The Iwate prefecture was among those areas devastated by the earthquake-triggered tsunami that struck northeastern Japan five years ago. Rikuzentakata’s American doll made it through the tsunami because it was stored in a safe. It had already survived World War II, when Japan’s leaders said the friendship dolls should be destroyed because they represented an enemy power. Someone set the American doll aflame, but “one of the teachers intervened and saved her,” Miyagawa said.
During the 1927 exchange of dolls, about 12,700 went from America to Japan. Only about 330 are still around, Miyagawa said.
Miss Iwate, escorted by Masaru Aoki, returned to Birmingham on Monday. Besides being whole and having a clear, clean complexion, she also had a new fan, a new stand composed of wood and a woven mat called a tatami. “She looks happy,” Aoki said as the doll stood before him.
Miyagawa said it cost $1500 to restore Miss Iwate, and that the library raised the funds through donations and the sale of embellished origami crane ornaments. Origami is the Japanese art of folding paper to make decorative objects.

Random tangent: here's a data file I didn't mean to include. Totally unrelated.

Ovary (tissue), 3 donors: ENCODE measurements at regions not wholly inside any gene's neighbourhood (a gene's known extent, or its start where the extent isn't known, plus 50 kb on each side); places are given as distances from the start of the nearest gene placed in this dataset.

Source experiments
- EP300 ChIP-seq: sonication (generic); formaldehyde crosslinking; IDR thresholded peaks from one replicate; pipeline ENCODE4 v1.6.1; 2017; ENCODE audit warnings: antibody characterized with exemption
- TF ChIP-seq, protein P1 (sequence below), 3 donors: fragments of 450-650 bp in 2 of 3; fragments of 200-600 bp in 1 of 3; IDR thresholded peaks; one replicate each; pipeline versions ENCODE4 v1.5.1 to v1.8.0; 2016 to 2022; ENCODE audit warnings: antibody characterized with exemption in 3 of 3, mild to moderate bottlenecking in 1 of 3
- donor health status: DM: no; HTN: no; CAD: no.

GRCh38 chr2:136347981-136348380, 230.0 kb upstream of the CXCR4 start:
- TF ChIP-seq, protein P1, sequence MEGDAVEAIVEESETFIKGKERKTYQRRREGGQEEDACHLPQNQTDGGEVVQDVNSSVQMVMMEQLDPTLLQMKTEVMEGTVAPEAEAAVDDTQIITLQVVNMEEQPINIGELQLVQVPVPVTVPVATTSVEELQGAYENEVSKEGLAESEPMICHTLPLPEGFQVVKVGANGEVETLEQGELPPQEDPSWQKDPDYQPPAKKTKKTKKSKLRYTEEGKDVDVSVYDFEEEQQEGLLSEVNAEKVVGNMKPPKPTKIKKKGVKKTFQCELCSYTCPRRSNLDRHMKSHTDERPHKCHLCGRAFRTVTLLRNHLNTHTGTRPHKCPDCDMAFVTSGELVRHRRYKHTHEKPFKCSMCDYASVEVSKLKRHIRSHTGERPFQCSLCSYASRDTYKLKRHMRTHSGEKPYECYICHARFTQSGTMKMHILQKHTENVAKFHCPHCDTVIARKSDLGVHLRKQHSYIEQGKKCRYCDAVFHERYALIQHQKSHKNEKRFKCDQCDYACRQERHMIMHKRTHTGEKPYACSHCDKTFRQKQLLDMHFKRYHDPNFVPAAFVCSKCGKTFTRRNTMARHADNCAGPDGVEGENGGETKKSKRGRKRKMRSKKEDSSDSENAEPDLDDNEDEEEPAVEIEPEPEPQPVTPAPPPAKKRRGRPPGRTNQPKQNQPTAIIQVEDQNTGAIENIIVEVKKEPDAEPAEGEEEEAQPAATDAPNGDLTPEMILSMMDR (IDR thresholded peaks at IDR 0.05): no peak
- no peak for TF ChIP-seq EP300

Miss Iwate will be on display Saturday as part of the Cherry Blossom Festival at Birmingham Botanical Gardens. The festival itself will be from 11 a.m. to 3 p.m. and the part dedicated to Miss Iwate’s welcome home ceremony will be from 1:30 p.m. to 3 p.m. Takashi Shinozuka, Japan’s consul general for the U.S. Southeast, based in Atlanta, is expected for the event, and Miyagawa will give a short talk on Miss Iwate.
The homecoming festivities will continue Sunday with a tea party at the library from 2:30 to 3:30 p.m., and children and adults who plan to attend are encouraged to bring their favorite dolls or action figures. The tea party is free of charge.
After the tea party there will another event, “An Evening with Alan Pate and Miss Iwate.” Pate, the owner of an antique Japanese doll gallery in McIntosh, Florida, is an authority on the Japanese doll making tradition. Japanese-style refreshments will be served.
The event is free, but reservations are required. For more information, visit bplonline.org or call (205) 226-3670.